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And the Top Chef Is... 

Published August 9, 2011 at 5:51 p.m.

"Rabbit is a very subtle meat."

So observed Sean Buchanan last night as he watched his Vermont cheffing compatriots dash around the room during the Fifth Annual Top Chef of the Champlain Valley, held last night at the University of Vermont. Rabbit was the pièce de résistance of the night, and its secret ingredient was confounding: balsamic vinegar, aged in Vermont. 

Chef Donnell Collins of Leunig's Bistro (and her colleagues) were in the house defending her title against challengers Shawn Calley (executive chef at Amuse at the Essex Resort and Spa), and Matt Birong (owner and executive chef at Vergennes' 3 Squares Cafe).

Once the particulars were announced, the chefs and their teams grabbed edibles from a long, loaded banquet table, dicing and wrapping and sauteéing in front of a rowdy crew of 400 onlookers, who were hopped up on locally donated apps such as stuffed mushrooms and veggie-pesto empanadas. The chefs had but 50 minutes to put together a winning appetizer and entreé. For most in the crowd, it was a rare glimpse into the almost balletic teamwork inside restaurant kitchens each night.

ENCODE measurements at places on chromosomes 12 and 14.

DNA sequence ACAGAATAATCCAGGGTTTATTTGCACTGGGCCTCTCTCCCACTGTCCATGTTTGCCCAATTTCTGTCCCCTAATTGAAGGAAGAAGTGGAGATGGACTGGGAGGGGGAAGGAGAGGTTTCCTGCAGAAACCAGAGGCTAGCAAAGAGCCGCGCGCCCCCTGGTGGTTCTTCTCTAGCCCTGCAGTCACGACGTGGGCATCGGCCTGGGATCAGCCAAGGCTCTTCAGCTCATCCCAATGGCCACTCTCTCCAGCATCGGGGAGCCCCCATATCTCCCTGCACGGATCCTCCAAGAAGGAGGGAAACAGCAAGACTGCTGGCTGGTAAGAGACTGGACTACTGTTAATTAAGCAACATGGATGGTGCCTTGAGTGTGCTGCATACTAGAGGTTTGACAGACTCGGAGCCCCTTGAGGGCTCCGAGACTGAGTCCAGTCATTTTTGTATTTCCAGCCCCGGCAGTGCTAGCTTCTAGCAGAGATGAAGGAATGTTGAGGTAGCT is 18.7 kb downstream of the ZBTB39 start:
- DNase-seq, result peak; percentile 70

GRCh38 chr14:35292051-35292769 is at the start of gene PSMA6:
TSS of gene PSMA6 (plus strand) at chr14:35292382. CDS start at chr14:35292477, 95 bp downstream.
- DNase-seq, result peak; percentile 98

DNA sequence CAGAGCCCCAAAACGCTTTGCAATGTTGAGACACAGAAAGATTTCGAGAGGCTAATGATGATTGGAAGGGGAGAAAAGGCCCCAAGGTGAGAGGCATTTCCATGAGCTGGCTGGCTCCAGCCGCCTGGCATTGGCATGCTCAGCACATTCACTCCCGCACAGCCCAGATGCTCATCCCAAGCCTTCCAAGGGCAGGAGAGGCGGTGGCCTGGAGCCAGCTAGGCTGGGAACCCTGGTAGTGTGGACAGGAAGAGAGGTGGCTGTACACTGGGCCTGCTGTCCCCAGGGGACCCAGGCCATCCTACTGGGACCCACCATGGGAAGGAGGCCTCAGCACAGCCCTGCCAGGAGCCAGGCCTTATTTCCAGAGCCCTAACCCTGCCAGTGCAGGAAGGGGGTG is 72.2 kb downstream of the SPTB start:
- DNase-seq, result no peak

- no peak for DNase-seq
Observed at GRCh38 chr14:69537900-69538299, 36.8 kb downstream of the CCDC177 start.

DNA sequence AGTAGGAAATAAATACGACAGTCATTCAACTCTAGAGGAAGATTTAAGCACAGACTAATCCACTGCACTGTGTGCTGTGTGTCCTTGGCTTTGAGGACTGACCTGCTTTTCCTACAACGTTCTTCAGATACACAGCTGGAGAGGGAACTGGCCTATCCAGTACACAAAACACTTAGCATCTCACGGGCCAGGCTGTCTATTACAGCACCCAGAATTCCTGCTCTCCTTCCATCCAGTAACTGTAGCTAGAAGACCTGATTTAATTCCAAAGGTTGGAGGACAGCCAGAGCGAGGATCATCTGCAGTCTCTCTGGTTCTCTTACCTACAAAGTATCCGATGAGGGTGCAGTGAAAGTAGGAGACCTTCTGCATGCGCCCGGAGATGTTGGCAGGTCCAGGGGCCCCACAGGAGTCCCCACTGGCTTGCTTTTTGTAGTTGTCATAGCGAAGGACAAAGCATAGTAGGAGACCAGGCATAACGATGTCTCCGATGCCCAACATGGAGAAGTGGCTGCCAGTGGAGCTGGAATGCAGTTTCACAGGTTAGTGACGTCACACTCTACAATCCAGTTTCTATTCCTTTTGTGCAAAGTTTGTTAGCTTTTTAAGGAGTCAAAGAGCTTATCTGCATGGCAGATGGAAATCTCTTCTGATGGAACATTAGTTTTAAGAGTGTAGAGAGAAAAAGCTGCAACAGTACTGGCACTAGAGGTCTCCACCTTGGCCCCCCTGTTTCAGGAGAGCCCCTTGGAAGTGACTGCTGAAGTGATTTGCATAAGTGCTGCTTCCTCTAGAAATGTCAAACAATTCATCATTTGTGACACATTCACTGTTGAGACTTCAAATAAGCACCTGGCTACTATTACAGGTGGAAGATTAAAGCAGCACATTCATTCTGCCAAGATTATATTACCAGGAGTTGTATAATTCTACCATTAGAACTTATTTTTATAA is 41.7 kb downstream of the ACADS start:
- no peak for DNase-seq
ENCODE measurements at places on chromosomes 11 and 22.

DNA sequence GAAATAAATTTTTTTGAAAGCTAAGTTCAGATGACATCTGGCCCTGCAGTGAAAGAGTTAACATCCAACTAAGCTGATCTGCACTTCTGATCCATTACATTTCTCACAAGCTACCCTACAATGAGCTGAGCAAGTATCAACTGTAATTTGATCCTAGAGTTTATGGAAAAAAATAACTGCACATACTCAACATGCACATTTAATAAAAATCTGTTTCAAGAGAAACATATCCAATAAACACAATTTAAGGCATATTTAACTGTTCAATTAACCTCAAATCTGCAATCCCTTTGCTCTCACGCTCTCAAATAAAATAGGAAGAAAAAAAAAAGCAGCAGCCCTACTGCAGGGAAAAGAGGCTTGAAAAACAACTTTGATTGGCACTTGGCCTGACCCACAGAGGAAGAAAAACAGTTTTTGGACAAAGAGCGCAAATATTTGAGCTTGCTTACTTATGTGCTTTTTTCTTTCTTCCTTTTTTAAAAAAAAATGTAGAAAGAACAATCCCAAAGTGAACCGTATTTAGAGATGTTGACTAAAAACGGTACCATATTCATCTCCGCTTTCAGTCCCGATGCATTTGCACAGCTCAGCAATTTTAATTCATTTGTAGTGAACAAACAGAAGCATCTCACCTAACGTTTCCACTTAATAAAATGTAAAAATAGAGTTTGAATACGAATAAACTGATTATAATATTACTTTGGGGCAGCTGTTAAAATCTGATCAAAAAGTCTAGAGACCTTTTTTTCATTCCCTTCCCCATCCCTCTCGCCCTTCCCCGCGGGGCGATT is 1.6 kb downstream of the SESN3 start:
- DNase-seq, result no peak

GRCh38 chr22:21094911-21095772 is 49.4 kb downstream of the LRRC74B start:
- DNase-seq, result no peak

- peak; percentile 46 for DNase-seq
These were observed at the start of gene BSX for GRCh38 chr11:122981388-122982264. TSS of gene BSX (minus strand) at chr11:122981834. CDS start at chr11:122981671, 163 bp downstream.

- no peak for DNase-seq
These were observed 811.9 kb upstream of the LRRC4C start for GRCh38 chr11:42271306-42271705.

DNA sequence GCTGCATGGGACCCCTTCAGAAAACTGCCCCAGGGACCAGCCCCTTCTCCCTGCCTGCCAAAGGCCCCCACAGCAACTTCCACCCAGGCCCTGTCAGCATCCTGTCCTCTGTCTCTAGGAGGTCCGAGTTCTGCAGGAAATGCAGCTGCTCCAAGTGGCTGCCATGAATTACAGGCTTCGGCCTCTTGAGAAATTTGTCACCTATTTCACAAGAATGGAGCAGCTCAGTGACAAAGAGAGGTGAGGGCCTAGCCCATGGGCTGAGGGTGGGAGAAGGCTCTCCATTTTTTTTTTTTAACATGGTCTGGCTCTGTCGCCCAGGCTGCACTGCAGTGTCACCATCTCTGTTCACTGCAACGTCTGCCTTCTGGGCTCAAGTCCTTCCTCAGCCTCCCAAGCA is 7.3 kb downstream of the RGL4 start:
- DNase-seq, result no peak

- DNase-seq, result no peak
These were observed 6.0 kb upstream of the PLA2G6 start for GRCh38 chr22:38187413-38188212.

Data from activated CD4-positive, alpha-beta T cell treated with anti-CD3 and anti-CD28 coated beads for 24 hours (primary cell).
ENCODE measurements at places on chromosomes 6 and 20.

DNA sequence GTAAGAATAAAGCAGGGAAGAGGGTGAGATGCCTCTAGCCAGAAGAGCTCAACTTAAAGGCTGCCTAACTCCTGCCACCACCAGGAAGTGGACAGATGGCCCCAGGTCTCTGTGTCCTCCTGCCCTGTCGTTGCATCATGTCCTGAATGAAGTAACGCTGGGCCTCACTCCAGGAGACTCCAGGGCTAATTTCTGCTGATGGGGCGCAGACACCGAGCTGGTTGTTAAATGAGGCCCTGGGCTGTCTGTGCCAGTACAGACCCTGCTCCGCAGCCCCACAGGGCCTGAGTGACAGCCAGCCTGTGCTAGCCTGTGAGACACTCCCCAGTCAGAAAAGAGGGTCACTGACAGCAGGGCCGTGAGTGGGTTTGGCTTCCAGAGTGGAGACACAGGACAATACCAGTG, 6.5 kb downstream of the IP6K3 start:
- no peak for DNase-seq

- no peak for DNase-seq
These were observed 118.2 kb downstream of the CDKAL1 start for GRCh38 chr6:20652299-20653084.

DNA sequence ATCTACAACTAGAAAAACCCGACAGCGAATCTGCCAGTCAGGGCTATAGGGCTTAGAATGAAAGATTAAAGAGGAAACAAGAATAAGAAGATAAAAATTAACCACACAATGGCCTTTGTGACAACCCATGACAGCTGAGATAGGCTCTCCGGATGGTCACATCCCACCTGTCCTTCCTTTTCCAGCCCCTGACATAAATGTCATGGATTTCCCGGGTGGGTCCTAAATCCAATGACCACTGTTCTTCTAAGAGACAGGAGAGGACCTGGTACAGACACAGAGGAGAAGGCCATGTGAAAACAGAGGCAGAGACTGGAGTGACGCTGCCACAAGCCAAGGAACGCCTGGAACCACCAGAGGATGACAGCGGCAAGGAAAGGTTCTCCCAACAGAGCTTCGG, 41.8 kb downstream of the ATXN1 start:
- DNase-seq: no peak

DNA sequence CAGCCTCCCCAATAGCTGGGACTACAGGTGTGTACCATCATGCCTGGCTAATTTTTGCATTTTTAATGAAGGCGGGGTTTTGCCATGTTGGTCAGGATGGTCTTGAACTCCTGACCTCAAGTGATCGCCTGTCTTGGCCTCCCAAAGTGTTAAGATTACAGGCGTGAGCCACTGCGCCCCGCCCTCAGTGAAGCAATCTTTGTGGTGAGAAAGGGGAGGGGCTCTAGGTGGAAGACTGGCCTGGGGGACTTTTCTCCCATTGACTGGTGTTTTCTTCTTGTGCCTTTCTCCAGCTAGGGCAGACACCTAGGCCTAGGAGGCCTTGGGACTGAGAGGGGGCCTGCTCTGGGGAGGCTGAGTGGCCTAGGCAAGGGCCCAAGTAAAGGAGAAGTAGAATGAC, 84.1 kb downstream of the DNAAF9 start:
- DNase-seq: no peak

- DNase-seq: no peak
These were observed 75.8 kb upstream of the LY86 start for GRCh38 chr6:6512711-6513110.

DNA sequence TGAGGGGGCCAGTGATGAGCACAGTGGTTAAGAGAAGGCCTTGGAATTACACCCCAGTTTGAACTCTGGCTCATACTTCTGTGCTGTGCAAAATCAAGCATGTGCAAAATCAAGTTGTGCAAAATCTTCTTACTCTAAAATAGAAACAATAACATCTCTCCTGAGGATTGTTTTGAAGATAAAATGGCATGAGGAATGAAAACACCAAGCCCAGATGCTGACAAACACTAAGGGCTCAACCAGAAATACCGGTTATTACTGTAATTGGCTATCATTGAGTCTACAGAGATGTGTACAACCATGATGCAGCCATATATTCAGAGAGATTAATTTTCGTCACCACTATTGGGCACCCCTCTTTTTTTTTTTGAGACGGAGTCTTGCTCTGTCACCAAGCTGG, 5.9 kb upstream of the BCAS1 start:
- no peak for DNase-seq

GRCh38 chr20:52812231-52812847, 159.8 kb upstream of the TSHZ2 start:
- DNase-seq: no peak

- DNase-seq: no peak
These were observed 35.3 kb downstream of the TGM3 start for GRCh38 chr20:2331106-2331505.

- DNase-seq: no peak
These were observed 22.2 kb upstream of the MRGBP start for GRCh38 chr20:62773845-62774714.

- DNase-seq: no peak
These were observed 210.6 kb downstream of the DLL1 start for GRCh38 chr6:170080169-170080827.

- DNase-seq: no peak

In the final moments, Collins sauteéd fresh gnocchi and Birong drizzled a balsamic vinaigrette across his plates. In the end, though, top prize went to Calley and team's carrot soup with balsamic reduction, rabbit quenelles and fried basil, as well as rabbit three ways — livers with Dijon sauce and kohlrabi slaw, seared rabbit loin with balsamic sauce and braised kale, and rabbit ravioli with goat cheese and spinach served on balsamic/blueberry crème fraiche with dusted pistachios. They seemed pretty chuffed about it, too (see photo at right).

“It’s really an honor to be voted Top Chef,” writes Calley in an email. “And I’m very proud of my teammates, master chef Arnd Sievers and chef Jean-Luc Matecat, for doing such a phenomenal job. I wanted to create something that not only shows my passion for food but also reflects what we’re bringing to the area with Amuse. Burlington has never seen a restaurant like this before; it’s going to be a lot of fun.”

Amuse opens next week.

Folks at CVAA, which provides services for seniors in northwestern Vermont, reckon the event (and silent auction) raised at least $25,000. Despite the hard and fast competition, the chefs looked like they had a blast — and, from the looks of their dishes, it's worth seeking out a meal from each and every one.

Photos courtesy of The Essex Resort & Spa

One or more images has been removed from this article. For further information, contact [email protected].
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About The Author

Corin Hirsch

Corin Hirsch

Corin Hirsch was a Seven Days food writer from 2011 through 2016. She is the author of Forgotten Drinks of Colonial New England, published by History Press in 2014.

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